Check that your existing policies with banks or other insurers don’t include travel cover. If your bank account includes travel insurance, you might be better off purchasing a booster or extra coverage tailored to your situation.

In regards to expensive items, there’s no point covering your jewellery for example on a travel policy, if it’s already covered in your contents policy.

2) Honesty is the best policy

There have been countless articles in the papers about people who have not succeeded in making a claim on their insurance, all because they didn’t read the fine print and tell the truth when filling out their form.

Ensure you disclose all pre-existing medical conditions, as far back as you remember, no matter how insignificant it might seem. To insurance companies, everything is relevant, even that sore back from twenty years ago. While most policies don’t cover existing conditions, they won’t hesitate to use any misinformation or missing information to void your policy should something else go wrong. Don’t give them any reason not to make good should you need to make a claim.

3) Read the fine print

While it isn’t the most interesting way to spend an hour, read carefully over your policy so you know what you are buying. When buying insurance, the old adage ‘buyer beware’ is more pertinent than ever.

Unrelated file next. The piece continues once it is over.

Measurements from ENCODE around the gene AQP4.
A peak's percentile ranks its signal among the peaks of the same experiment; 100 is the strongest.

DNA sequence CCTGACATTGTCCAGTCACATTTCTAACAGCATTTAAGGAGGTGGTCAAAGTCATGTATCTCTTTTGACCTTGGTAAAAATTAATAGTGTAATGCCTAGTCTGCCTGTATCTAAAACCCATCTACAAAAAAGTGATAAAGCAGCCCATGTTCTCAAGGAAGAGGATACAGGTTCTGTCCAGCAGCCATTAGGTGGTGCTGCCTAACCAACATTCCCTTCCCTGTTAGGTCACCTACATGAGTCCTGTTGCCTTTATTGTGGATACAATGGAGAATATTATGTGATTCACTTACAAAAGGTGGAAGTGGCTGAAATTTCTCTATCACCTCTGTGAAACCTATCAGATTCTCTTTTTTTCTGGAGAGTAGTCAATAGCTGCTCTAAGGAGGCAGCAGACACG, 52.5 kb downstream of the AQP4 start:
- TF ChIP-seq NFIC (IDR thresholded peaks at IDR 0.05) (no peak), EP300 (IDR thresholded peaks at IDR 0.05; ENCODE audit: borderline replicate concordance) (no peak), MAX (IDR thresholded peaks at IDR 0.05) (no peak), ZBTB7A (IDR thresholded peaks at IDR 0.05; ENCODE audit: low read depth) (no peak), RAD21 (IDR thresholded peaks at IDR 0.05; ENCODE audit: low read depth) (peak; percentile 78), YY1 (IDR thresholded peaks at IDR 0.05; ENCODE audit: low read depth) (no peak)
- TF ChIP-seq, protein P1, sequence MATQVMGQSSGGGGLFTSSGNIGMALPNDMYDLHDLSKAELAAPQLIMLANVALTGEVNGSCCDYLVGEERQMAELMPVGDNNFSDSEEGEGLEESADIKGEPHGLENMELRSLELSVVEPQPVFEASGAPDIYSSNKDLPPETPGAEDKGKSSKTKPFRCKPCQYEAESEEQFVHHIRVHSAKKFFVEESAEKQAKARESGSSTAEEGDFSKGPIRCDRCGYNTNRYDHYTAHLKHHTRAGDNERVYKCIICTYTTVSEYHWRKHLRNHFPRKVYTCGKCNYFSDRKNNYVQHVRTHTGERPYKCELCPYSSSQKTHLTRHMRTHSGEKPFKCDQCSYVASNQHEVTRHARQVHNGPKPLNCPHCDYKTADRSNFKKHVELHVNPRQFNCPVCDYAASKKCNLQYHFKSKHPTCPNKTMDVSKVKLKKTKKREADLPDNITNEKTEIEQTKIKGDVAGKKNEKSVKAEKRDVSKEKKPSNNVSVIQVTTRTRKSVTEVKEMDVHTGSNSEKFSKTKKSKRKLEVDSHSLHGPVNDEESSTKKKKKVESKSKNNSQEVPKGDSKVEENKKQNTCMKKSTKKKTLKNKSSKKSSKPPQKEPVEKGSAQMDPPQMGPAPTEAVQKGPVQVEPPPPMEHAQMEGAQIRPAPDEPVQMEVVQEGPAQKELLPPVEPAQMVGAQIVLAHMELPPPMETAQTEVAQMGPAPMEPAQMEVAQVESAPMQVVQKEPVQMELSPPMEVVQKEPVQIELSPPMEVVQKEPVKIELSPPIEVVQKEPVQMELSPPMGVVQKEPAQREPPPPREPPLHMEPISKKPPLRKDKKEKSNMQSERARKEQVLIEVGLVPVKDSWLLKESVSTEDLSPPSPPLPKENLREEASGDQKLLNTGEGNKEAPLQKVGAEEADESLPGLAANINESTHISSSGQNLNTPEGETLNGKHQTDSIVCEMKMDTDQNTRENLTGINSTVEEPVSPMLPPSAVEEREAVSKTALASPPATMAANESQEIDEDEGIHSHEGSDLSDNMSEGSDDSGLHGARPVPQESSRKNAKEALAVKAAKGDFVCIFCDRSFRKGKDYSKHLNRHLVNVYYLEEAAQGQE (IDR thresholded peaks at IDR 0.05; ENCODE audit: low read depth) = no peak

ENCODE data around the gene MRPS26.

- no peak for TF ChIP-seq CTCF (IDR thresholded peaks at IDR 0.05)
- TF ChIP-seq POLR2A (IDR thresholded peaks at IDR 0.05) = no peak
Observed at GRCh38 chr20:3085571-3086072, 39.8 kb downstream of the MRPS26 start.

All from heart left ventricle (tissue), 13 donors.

Make sure you know what kind of medical cover is offered, particularly when travelling to countries with no public health system like the USA where even basic medical treatments can end up costing you a lot more than you expected.

Take care to read and understand the excess charges. There’s no point paying a large excess when nothing you’re taking with you is worth that much.

Be sure you understand any age limitations and medical coverage restrictions. Find out what they classify as ‘risky’ activities and ‘acts of God‘ as these could be excluded from your policy and determine what they consider as ‘worldwide‘. Jill Papworth advises that not every insurance company considers the US or Canada as part of the world when it comes to ‘worldwide’.

In short, don’t skimp out on travel insurance if you think you can’t afford the consequences of an unexpected accident or misfortune. Take into consideration where you’re going, what you’ll be doing and weigh up the risks of going insurance-free. If you decide that it’s best to invest, then use web-based comparison sites to help you find the right policy for you at the best price available.

  • Sarah Thompson reports from Bristol on a wide variety of lifestyle topics ranging health and beauty to travel and finance. Sarah enjoys helping readers to budget for life’s little luxuries and how to make the most of the online banking revolution. Sarah recommends, a leader in the field of currency cards and prepaid technologies. You can read more of Sarah’s writing online and in print. Sarah is also a lover of brogues, vintage dresses and trips to Paris – and the occasional glass of red wine.

Author: Muzi Mohale

Hi there, am your host and I blog about the tourism industry in South Africa. You're also welcome to contribute your expert content on matters affecting the industry. You can reach me on muzi[at]